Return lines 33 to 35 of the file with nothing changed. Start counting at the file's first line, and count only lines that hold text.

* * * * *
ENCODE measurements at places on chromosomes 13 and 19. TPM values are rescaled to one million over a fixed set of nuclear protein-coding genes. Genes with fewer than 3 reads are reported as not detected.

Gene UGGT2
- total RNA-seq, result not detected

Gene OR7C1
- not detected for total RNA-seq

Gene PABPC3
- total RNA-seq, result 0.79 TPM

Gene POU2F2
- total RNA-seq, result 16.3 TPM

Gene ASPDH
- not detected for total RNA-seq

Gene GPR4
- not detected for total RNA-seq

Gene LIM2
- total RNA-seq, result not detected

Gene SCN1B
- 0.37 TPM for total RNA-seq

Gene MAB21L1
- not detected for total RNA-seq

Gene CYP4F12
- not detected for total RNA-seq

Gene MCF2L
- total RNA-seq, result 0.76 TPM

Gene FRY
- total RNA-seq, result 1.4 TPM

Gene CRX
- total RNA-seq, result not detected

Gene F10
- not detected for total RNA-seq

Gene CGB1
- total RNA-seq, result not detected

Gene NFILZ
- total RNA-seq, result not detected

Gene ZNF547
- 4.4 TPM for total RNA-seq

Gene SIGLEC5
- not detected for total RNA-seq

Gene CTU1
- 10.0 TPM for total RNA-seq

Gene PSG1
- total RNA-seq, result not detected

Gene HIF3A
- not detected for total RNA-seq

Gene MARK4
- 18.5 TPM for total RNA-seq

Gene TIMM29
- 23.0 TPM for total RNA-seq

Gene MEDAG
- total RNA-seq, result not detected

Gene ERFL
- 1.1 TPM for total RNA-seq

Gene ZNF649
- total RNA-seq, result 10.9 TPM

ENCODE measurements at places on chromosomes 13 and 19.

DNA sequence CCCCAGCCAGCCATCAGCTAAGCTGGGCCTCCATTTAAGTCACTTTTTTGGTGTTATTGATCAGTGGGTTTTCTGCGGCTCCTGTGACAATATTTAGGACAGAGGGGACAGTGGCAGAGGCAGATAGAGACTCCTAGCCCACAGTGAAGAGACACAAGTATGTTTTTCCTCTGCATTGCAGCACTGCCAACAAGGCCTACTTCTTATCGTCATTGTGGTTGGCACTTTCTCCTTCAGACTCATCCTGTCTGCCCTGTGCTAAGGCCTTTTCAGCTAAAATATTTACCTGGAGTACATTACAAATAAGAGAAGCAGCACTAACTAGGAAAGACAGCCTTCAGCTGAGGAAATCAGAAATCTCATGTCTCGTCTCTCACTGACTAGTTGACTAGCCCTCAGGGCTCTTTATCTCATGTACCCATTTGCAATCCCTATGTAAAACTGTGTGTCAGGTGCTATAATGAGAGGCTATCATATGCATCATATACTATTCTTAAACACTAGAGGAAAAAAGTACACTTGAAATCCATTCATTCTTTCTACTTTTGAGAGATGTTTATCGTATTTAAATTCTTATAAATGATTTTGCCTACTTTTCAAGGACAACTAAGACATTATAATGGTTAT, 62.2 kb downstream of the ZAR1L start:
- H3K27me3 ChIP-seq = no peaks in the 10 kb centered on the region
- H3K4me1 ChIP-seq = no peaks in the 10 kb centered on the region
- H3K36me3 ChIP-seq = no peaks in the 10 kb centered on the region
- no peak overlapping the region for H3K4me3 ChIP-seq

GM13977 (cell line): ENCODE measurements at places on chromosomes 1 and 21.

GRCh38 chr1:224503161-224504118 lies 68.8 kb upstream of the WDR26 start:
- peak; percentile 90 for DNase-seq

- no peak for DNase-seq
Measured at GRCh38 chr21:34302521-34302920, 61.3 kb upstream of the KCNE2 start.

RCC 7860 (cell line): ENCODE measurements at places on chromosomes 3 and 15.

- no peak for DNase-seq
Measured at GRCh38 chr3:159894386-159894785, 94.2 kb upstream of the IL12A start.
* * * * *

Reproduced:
- total RNA-seq, result not detected

Gene ZNF547
- 4.4 TPM for total RNA-seq